Gratitude, Thought, And Happiness

No matter how difficult our lives have been or the struggles we still face, every human on earth has experienced at least one moment of gratitude and the feelings of joy and peace that accompany it. Whether it was the birth of a child, a promotion at work, the joy of true friendship, a parking space at the mall on Christmas Eve, or any other saving grace, all of us have had the feeling of gratitude – at one time or another.  When we find ourselves having more and more feelings of gratitude, we gradually develop a sense of gratitude.

A sense of gratitude feels a lot like falling in love, but without the overwhelming excitement or fear that can accompany projections we sometimes place on the objects of our love.  It is a soft, warm, comforting feeling that is deep in our hearts.  It is a sense of gratitude that allows us to say, “I am okay.   IT is okay. Life is good. I can keep going.”

Every time you experience a sense of gratitude, you feel a little happier – about yourself and Life, in general.

Imagine what it would feel like to have that grateful feeling every day, even several times a day. The good news is, “You don’t have to imagine it.  You can experience it!”   You can call upon a sense of gratitude at any moment, on any day – and every day, if you want.


Photo by Dez Pain

Photo by Dez Pain

Like love, anger, fear, or joy, gratitude is a feeling that begins with a thought.

You can choose to feel gratitude, any time that you want, by focusing your thoughts on the things in Life for which you are most thankful. It really is that simple.  Your brain will automatically attach the feeling of gratitude to the thought that you are thankful for something.

You have the power to manage your thoughts and create new thought patterns.

The understanding that we have the power to manage our thoughts and create patterns of thought that are desirable to us is one that has become well-developed and much discussed in the fields of spiritualism, psychology, and, in more recent years, the field of neuroscience. Regardless of whether you view thought as part of free will, manifestations of the psyche, the product of neurotransmitters or all of the above, mounting evidence continues to establish that our thought patterns have a tremendous affect on our health, happiness, and well-being.

It stands to reason, therefore, that we can promote happiness by focusing on thoughts that are accompanied by positive emotions.  Gratitude is an emotion that could hardly be described as anything other than positive.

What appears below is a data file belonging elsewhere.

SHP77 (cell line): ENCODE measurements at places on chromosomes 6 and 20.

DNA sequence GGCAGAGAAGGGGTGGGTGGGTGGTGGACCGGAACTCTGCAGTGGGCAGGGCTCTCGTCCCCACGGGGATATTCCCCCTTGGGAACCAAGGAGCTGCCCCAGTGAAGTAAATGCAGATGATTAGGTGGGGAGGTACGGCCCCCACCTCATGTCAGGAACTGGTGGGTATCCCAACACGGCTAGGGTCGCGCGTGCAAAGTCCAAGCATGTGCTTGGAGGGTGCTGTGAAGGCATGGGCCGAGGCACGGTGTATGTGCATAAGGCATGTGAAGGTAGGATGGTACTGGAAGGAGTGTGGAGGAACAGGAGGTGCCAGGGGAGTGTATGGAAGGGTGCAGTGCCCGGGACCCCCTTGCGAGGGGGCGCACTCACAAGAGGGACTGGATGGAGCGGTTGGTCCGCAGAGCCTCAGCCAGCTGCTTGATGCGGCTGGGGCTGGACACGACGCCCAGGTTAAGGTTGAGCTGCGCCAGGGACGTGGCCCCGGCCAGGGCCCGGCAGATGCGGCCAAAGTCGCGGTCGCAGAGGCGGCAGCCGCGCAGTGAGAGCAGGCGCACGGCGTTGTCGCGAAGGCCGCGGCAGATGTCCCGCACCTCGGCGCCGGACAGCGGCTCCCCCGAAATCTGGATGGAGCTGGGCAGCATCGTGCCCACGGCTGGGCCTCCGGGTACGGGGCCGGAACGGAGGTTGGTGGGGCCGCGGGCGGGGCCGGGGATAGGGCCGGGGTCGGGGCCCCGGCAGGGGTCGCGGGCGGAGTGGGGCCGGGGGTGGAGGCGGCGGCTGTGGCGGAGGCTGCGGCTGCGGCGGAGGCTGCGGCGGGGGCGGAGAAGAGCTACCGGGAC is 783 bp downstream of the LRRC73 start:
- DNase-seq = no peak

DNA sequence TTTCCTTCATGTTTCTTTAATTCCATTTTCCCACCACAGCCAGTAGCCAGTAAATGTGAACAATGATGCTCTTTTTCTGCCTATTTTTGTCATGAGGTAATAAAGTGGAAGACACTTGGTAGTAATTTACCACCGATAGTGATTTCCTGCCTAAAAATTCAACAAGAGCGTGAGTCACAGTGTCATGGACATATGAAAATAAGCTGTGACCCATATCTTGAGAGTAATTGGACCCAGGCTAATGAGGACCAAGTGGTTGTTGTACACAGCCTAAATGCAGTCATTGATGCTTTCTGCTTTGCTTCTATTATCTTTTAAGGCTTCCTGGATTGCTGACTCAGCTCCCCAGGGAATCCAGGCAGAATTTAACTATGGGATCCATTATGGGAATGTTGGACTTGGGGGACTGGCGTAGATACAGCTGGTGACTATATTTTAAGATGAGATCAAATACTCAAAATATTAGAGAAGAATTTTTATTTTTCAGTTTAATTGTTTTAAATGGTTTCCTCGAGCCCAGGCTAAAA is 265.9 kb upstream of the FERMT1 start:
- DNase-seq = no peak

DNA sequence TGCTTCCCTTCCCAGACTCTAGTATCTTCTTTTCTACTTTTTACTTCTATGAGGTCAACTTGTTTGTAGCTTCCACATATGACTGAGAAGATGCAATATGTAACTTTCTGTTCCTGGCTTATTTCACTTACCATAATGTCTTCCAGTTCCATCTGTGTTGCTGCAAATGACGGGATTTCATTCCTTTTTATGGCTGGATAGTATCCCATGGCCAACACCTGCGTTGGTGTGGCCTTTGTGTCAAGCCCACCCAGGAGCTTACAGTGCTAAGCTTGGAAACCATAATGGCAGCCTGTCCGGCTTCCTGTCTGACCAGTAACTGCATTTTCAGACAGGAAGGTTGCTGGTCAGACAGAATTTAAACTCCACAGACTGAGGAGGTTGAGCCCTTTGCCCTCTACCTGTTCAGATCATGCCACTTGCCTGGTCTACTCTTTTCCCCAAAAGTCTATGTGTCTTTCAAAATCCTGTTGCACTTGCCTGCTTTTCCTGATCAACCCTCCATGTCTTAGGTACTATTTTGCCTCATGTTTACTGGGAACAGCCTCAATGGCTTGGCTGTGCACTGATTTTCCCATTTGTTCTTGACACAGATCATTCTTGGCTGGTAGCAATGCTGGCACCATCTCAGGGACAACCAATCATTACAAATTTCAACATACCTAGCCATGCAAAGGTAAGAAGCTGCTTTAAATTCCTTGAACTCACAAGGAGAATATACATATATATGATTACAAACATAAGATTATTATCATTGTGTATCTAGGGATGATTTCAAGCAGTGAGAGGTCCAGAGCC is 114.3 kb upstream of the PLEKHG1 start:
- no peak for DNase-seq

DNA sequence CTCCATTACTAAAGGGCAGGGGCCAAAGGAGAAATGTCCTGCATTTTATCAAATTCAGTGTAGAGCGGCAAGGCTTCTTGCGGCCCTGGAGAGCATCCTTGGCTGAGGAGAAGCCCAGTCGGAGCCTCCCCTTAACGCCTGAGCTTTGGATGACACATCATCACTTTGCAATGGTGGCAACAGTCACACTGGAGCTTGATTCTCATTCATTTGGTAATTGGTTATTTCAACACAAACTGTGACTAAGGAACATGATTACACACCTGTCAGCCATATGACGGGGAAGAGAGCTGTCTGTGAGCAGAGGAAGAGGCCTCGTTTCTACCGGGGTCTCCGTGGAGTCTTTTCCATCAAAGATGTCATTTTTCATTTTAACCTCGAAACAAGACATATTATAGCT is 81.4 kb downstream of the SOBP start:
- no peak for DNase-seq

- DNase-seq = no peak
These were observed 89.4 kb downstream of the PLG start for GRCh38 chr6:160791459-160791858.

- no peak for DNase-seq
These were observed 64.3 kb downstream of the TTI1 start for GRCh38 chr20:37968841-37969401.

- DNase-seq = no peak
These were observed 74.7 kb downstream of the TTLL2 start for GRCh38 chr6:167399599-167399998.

When we choose to focus our thoughts on all of the “good” in Life (finding it in small things, as well as the majestic), we feel closer to Life itself.  This sense of closeness brings us comfort, and we are grateful for the comfort.  You can conjure up thoughts of thankfulness by recalling prior experiences or having new ones.  Here are some ways to take hold of thoughts about things you are thankful for.

Retrieving Appreciation Thoughts From Your Memory: Every time that you replay a memory, you recreate the thoughts that forged it in your mind.  You have experienced something in your past that made you think, “I am so thankful!”  Retrieve and recreate the experience by reaching into your memory database and recalling everything about it that made you appreciate it. The key is to stay focused on the aspects of the experience for which you were thankful.  Do not let your mind wander away from the aspects of the experience that made you appreciate it.

Finding New Appreciation Thoughts: You can experience the feeling of gratitude by focusing your attention on the things that you are thankful for today – right here in the Now.  You do this by really noticing what you appreciate in the first place and paying focused attention to those things.

  • Notice that the sun rises every single day.
  • Notice when something makes you smile and what that something is.
  • Notice when someone holds a door open for you.
  • Notice when you are eating a tasty meal.
  • Notice the sound of birds chirping.
  • Notice when something makes you laugh.

Every time you notice something you appreciate, give yourself enough time to be thankful for it.  Remember that your brain will always attach the feeling of gratitude (a good thing) to a thankful thought.  But it needs the thankful thought to work with.

If you would like more ideas about finding things to be thankful for and nurturing a sense of gratitude, I can personally recommend the following book:

The Heart of Abundance: A Simple Guide to Appreciating and Enjoying Life, by Candy Paul.

A version of this book is currently available for FREE in the Kindle® Store at  If you do not own a Kindle®, you can download the Kindle PC® Application for free at the same site.

If you want to learn more about how gratitude affects happiness from a positive psychology perspective, I recommend the following book:

Thanks! How The New Science Of Gratitude Can Make You Happier, by Robert Emmons.

© 02/06/12


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